The Congress is the largest single breed horse show in the world, and just the mention of its name brings shivers of excitement to those who have experienced it. Photo © OQHA

A First Timer’s Guide to Congress

Ask anyone who has attended or shown at the All-American Quarter Horse Congress, and they’ll tell you that there isn’t much that can beat being in Ohio in October. The Congress is the largest single breed horse show in the world, and just the mention of its name brings shivers of excitement to those who have experienced it. The first time you attend or show at the Congress can be a very overwhelming endeavor. Doing your research, being prepared, and having a plan will pay off, whether you are there to spectate or participate.

Attending
Just attending the Congress is an experience in itself. The smells, the sounds, and the energy pumping through the grounds is something magical. Most spectators are only able to attend for a long weekend or a few days. To make the most of your time, it is recommended to do some research ahead of time and determine what is really important for you to experience while you are there.

The Congress website is a great resource to look up vendor lists and maps, class schedules, special events, and demonstrations. Have a plan of when you want to go and what you’d like to see. Creating an itinerary, even down to where you want to shop and want to watch, will help you fit a lot into a small amount of time. The time goes by quickly so if there are classes or demonstrations that you really want to see, be sure and put those on your schedule first. You can fit the shopping in-between or on another day. Take advantage of the lectures and demonstrations. They often involve a Q&A session which allows you to ask direct questions to some of the industry’s best horsemen.

If shopping is your focus (and the shopping is plenty), the very beginning and the very end are great times to go. In the beginning, the vendors are freshly setup and have plenty to showcase and many people have yet to arrive, so the crowds are minimal. Toward the end of the show, many vendors offer discounts or bargains, so they don’t have to haul inventory home.

First Time Attendee Tips:
1. Walk through the barns and admire the stall decorations. Some of the barn setups are so incredible and go way beyond stall curtains.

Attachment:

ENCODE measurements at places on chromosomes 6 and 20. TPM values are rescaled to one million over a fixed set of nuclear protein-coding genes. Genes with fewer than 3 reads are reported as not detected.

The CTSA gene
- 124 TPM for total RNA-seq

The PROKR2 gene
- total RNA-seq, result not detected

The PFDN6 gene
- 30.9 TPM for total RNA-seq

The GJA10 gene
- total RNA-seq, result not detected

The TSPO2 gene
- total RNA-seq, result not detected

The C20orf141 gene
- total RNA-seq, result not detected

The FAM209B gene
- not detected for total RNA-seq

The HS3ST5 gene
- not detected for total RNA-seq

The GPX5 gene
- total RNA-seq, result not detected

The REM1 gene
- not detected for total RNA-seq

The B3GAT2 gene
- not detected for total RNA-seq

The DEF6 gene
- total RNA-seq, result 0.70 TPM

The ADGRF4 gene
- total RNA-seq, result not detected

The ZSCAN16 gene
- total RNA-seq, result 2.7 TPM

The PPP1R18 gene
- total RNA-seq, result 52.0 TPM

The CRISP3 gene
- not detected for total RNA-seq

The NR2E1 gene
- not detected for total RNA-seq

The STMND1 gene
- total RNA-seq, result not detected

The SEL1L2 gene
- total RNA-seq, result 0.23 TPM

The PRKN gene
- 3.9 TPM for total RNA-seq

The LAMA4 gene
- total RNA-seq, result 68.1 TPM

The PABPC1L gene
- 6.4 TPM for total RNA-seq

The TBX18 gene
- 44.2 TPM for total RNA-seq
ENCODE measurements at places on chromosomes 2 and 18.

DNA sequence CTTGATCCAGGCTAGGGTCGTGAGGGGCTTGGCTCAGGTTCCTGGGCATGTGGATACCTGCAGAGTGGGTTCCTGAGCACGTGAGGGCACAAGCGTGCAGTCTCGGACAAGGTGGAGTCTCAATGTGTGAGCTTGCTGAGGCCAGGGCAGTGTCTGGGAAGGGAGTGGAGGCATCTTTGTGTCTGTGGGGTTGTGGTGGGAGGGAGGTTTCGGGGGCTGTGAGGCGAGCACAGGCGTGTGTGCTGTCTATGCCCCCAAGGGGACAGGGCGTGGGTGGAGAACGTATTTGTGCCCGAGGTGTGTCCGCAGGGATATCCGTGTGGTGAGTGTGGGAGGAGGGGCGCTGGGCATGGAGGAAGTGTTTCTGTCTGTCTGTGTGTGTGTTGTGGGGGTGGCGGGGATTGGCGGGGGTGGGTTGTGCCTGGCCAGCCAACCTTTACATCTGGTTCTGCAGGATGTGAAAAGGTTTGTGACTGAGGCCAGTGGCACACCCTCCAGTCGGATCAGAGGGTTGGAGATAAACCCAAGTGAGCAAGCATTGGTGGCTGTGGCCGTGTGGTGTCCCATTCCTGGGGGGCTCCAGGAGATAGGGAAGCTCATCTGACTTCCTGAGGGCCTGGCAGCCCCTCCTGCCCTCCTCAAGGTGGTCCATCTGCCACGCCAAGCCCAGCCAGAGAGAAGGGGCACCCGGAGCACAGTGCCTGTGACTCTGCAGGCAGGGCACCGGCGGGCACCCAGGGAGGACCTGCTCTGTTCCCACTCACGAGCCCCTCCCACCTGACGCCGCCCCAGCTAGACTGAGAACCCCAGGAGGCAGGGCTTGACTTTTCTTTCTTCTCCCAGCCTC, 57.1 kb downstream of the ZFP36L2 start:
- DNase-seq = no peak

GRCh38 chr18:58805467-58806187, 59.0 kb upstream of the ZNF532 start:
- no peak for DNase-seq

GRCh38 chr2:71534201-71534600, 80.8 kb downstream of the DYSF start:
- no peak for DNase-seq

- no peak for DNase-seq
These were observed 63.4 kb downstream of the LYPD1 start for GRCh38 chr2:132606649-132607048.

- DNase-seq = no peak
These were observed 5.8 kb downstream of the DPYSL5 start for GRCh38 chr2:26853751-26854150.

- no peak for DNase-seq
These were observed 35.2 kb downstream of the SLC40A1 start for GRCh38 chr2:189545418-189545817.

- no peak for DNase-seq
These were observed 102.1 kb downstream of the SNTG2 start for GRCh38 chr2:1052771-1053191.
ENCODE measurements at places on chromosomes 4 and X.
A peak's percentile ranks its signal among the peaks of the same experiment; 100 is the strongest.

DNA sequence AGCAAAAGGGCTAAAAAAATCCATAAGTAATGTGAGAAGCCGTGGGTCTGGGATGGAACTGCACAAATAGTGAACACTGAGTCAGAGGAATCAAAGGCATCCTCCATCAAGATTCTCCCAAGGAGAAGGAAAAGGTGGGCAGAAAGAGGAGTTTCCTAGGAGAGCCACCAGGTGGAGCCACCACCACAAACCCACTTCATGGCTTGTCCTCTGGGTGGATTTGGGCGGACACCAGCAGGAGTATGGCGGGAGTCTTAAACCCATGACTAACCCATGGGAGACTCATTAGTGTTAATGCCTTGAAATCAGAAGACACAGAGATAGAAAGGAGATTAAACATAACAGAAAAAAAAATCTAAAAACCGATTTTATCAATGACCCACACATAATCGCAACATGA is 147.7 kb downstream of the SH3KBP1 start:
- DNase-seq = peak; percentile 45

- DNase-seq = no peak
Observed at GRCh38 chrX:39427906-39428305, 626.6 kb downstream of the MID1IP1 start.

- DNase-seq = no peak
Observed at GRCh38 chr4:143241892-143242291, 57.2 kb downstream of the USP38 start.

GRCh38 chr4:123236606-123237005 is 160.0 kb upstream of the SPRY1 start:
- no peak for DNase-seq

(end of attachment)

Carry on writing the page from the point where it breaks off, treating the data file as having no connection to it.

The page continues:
2. Eat a cinnamon roll from the Sweet Shop. It is open 24 hours and is close to the Celeste.
3. Sit and watch the practice arenas, even if it is brief. You never know who you’ll see warming up, and you may even pick up a tip or two.

Showing

You’ve attended the Congress many times, but this is your first time showing. Envisioning standing at the cone in the Cooper arena or trotting in against the white walls in the Celeste brings on thoughts of nervousness mixed with anticipation and bliss. Showing at this prestigious horse show is overwhelming enough, but throw in the weather, the commotion and sheer size of the show, and it is easy to feel bewildered.

We asked some Congress regulars for their advice to first-timers. Accomplished youth exhibitor Hayley Riddle said, “The Congress has more people, more vendors, and a lot more horses than the average show and it will be easy to feel very small. Always remember that your horse doesn’t know it’s the Congress, they only know it is just another show with a lot of scary things to look at. Try not to get stressed.”

Having your horse properly prepared is one of the main concerns when showing at the Congress. The ever-changing weather, the limited areas of practice and the number of exhibitors and horses can make it challenging to prepare properly. Hayley agreed, “Every pen will be so packed with horses and riders, you’ll feel like you can’t get anything done because you’re too busy dodging everyone, but you’ll learn how to work around it. Just know that you can’t have your horse too worked down because either the noise from the surroundings or the weather will wake him back up. If you have to push them, then you’re winning.”

Staying focused on yourself and your horse and remembering that you’ve been preparing all year is also good to remember when showing at the Congress for the first time. Taking good care of your horse and yourself is another essential key to putting on your best performance when it is show time. Knowing when to rest can be difficult or seem unnecessary, but it is essential. AQHA Trainer Farley McLendon advises, “Sleep when you can. Late night preparations, showing jitters, shopping and the overall excitement will wear on a person. Also, rent a golf cart or bring a bike. Your feet will thank you.”

First Time Exhibitor Tips:
1. Bring a variety of clothing and prepare for any season of weather. It can be 40 degrees and rainy one day and 80 and sunny the next.
2. The Congress Crud is real. Stay healthy by resting and eating well as much as possible.
3. Stay patient and calm when practicing. You will probably have to wait in line to longe and likely be riding in the middle of the night. Keep your cool and keep your preparations positive.

No matter how long you go, why or what you do when you get there, the Congress has so much to offer. Make the most of it by sticking to your plan, being prepared and making great memories. And Farley reminds all first-timers, “Have fun and enjoy the ride.”

 


About the Author: Julie Hoefling was born and raised in Akron, Michigan but now resides in Cave Creek, Arizona with her husband, Jerry. She works at Kahala Brands as a Director of Marketing. Julie shows her horse, Shady Impulse, in the Novice Amateur Western All-Around events under the guidance of Ryan and Andrea Kail.

 

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